Though there is a legal challenge to the referendum result in the works, the constitutional amendment concerning the rights of children stands and the Children’s Rights Alliance argues that scandals in other countries are a reminder of work to be done here in Ireland.
HOURS AFTER THE Children’s Referendum result was announced, the Australian Prime Minister, Julia Gillard, launched a national inquiry into institutional responses to the sexual abuse of children.
It has been reported that this came on foot of growing political pressure in Australia, as the police accused the Catholic Church of silencing child victims and attempting to conceal evidence.
Meanwhile, across the Irish Sea, there is a scandal of epic proportions crushing UK institutions. The Jimmy Savile scandal has exposed a gap between legislation and implementation that is more like a gulf, with hundreds – including Mr Savile’s employers – not reporting alleged sexual abuse by the BBC DJ until after his death.
Many were not shocked when the scandal broke. Many had been approached by children and young people who were brave enough to speak out. What is shocking is that nobody listened to them. Questions are now being asked about how to make amends, particularly to those victims who came forward as children, but were not believed.
Ireland has, of course, had its own child abuse scandals in recent years. The Children’s Referendum was part of the Government’s response to the litany of child protection reports over the past four decades, which clearly demonstrated what happens when we as a nation do not listen to our children.
Many of these reports recommended constitutional reform.
A central feature of the children’s amendment is a provision on listening to the views of children and making decisions in their best interests. To my mind, the successful passage of the Children’s Referendum indicates the beginnings of a culture shift in the way we value children and their opinions, here in Ireland.
Listening to children and making decisions in their best interests are fundamental principles of the UN Convention on the Rights of the Child, ratified by Ireland in 1992. Without these building blocks, efforts to safeguard children are on shaky ground.
We now have in place a constitutional guarantee that a child’s voice will be heard in key court decisions affecting their lives, in child protection, care and adoption cases and family law cases on guardianship, custody and access. This is vitally important.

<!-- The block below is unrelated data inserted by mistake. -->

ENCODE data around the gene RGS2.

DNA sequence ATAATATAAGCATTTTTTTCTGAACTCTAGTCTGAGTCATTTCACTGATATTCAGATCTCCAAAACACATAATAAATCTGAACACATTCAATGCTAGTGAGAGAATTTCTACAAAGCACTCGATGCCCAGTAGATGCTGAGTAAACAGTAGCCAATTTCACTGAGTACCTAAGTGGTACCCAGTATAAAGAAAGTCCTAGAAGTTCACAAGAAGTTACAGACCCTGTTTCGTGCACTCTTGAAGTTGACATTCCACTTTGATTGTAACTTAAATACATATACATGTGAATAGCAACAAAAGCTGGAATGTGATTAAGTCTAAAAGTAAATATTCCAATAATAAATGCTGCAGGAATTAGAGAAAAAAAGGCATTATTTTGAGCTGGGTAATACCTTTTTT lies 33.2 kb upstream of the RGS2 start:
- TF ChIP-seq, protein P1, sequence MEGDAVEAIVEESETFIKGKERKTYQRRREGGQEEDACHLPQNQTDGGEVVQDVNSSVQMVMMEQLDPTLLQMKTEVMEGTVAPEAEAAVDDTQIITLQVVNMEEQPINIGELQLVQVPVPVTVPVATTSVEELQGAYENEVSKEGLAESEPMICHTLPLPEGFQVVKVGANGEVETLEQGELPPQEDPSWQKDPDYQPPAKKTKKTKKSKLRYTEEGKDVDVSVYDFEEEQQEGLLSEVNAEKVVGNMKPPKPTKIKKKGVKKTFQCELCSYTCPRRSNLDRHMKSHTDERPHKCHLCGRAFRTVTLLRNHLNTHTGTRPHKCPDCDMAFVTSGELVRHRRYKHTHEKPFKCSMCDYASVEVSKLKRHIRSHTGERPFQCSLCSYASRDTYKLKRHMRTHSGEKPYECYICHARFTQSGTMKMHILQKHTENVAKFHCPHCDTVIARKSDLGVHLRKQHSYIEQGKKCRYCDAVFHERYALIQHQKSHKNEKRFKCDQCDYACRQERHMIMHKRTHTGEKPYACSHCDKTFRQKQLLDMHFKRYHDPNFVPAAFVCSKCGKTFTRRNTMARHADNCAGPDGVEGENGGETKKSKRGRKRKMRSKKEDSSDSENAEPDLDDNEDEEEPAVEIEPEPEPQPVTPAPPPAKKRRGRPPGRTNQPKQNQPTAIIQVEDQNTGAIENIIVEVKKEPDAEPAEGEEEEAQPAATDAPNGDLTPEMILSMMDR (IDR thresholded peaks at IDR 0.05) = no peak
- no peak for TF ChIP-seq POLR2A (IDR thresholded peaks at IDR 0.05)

But the story does not end there. The constitutional amendment places an onus on the Oireachtas to put flesh on the bones of the constitutional provision. The Oireachtas must legislate in this area – a failure to do so will be a constitutional breach.
There are real problems to overcome. The present postcode lottery system – where a child may be heard subject only to the judge’s discretion – is now untenable and must be rectified.
The path ahead is not yet clear and requires careful consideration. TDs and Senators could legislate to guarantee the appointment of a Guardian ad Litem, whose role, as an independent court professional, would be to listen to the views of the child, present them to court and provide their own assessment of what is in the child’s best interests.
Statutory guidance on the role and functions of a Guardian ad Litem will be needed to ensure consistency and high quality. Other options include specialist children’s judges who speak to the child directly or an adaptation of the unique Scottish model of Children’s Hearings with involves active engagement by the local community.
Not listened to
It should be remembered, however, that a child may not want to speak up, for example in the midst of a bitter divorce. And this amendment will not force him or her to do so. However, it is important that a child does have the right to be heard, if they so wish, in court cases affecting them.
The Constitution guarantees that any child “capable of forming his or her own views” should have their views “ascertained and given due weight having regard to the age and maturity of the child”.
It’s interesting to note that the amendment includes no age criteria and focuses on the child’s ability to ‘form’ rather than ‘express’ their views, implying that a young child or a child with a disability must be supported to have their views ascertained and conveyed to the court.
In my opinion, the amendment is an important first step in creating an environment where listening to children becomes the norm. The principle of listening to the views of the child is widely accepted as going hand-in-hand with making child-centred decisions and better protecting children.
It is a sobering lesson that, over the decades and across state borders, a common thread running through the various child abuse scandals is that children were not respected and their voices were not listened to. A change is clearly needed.
As the Jimmy Savile scandal continues to rock the UK and the Australian Government starts to get to grips with the biggest child abuse inquiry in its history, Ireland has started to turn a corner away from its shameful past.
I believe the Children’s Referendum symbolises the lessons we have learned and how far we have come. We will now have new laws to protect children, support families, reduce inequalities in adoption, recognise children in their own right and, importantly, listen to their views.
Let’s hope it is the beginning of a brighter future.
Maria Corbett is the Deputy Chief Executive of the Children’s Rights Alliance, a coalition of over 100 organisations working to secure the rights of children in Ireland.